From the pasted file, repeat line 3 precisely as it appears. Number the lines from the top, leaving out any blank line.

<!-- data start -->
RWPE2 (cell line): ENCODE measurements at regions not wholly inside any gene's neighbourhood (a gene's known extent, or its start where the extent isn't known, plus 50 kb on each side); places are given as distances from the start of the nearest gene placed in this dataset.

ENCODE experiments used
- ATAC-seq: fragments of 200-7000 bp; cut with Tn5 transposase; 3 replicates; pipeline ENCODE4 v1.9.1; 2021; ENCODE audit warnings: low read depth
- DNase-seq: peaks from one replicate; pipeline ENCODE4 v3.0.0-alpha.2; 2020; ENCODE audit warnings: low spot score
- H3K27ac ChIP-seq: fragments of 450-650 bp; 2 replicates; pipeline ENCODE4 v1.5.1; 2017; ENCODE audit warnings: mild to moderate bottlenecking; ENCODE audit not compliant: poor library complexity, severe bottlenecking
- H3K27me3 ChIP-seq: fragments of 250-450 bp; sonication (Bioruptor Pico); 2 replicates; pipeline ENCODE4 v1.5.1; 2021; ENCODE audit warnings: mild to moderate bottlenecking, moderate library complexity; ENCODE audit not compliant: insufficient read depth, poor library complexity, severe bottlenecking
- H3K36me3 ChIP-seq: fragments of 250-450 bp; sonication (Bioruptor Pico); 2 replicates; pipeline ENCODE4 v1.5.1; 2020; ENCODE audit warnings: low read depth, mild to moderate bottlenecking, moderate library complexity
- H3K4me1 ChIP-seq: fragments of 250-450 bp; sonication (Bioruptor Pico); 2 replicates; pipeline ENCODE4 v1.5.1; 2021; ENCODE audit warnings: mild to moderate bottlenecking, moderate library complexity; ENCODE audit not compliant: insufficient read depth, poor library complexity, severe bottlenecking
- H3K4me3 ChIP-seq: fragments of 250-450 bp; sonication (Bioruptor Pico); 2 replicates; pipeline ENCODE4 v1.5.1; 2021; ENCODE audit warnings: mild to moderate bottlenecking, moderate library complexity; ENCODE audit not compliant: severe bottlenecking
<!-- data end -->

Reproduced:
- ATAC-seq: fragments of 200-7000 bp; cut with Tn5 transposase; 3 replicates; pipeline ENCODE4 v1.9.1; 2021; ENCODE audit warnings: low read depth